Discover more from The Afghan Digest
Daily Evacuation Brief | January 31, 2022
Daily news about Afghanistan and the surrounding region, powered by Operation Snow Leopard
Welcome to the Daily Evacuation Brief. For more in-depth intelligence analysis and crisis research, please subscribe to our members-only journal, which comes out twice a week: Whispers & Anatomy of a Crisis.
LAST 24 HOURS:
· Several more houses in Mazar were raided, and some people were beaten by the Taliban as they continue operations designed to ferret out at-risk Afghans who are awaiting evacuation.
· A second day of talks between Pakistan and the Taliban took place in Kabul.
· The National Resistance Front released the names of the eight fighters who were killed in a clash that took place late this month in northern Afghanistan. They also claimed to have killed thirty-one Taliban in the encounter.
NEXT 24 HOURS:
· Several thousand university students are expected to return to school as public universities in warmer climates reopen this Wednesday, February 2nd, and universities in colder climates, including Kabul, reopen on February 26th. Despite promises to allow women back into the classroom, Minister of Higher Education Abdul Baqi Haqqani avoided the subject in his proclamation.
· More searches are expected in Mazar. At-risk evacuees are encouraged to continue to maintain a low profile and have a good cover story on hand in the event the Taliban ask questions.
ISSUE 1: Potential Regional Conflict, Blackouts, and Airspace
· This past weekTajikistan and Kyrgyzstan rekindled border disputes akin to those in April 2021. Unconfirmed reports of casualties on both sides have been reported near Chorkuh. Shelling and gunfire took place with both sides accusing the other of being the instigator. Russia, who maintains close diplomatic and security ties with both countries, has called for calm, but the standoff remains tense under a hasty ceasefire agreement. Both sides accused the other of utilizing drones in their respective airspace.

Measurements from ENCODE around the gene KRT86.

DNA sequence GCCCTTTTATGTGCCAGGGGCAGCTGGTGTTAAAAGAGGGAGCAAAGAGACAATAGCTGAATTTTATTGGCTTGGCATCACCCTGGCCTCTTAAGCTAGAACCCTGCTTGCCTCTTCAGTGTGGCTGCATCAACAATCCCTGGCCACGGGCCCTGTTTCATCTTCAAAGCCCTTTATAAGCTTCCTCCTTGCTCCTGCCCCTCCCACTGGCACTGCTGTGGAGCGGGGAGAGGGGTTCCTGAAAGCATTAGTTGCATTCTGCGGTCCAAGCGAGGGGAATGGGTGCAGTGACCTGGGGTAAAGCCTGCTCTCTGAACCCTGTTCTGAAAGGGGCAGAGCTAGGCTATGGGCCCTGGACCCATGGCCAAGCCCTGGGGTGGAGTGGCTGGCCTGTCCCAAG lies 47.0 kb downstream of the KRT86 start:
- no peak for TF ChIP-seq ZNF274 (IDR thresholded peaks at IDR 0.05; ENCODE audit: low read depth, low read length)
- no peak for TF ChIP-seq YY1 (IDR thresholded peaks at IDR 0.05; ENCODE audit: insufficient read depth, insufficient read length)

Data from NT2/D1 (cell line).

· A second power outage affected the region, and initial reports point to an accident at the Syrdarya thermal power plant in Uzbekistan. The outage knocked out power in portions of three countries (Kyrgyzstan, Kazakhstan, and Uzbekistan). The international airport in Bishkek, Uzbekistan lost all power, as did other critical infrastructure nodes across the region. Internet and cellular communications have also been disrupted. It is not clear when power will be fully restored.
Map: Central Asia Power Disruptions as of 1400UTC 30 JAN 2021
These incidents serve as a reminder of how easily regional events can disrupt the ongoing evacuation operation in Afghanistan. Either incident could result in the closure of national airspace, and, depending on the extent and duration of the power disruptions, could seriously hamper civilian aviation operations as landing clearances could be refused or flights diverted to alternate locations. The multiple claims of UAVs being employed in the Tajik/Kyrgyz border dispute could force a closure, and if the situation reignites the adversaries may attempt to fire surface to air missiles. If in the chaos an errant missile were to hit a civilian airliner, it is probable that civil aviation in the region would be seriously disrupted.
· Tajik/Kyrgyz Issue: It seems calmer heads have prevailed in the Tajik/Kyrgyz situation for the time being. However, the clashes occurred during the dead of winter and suggests future conflict may be in the offing.
· The continued mass power disruptions represent a serious problem. Such infrastructure failures can have a ripple effect on sectors necessary to support aviation operations (fuel, radar, communications, et al). The problem is compounded by the fact the outages straddle such a massive area. It is currently unknown how long it will take to repair the facility and whether there is a bigger problem than the one generation plant.
Both situations merit attention in the coming weeks, and organizations involved in the evacuation effort would be wise to consider contingency plans.
ISSUE 2: Reopening of Public Universities and Women’s Integration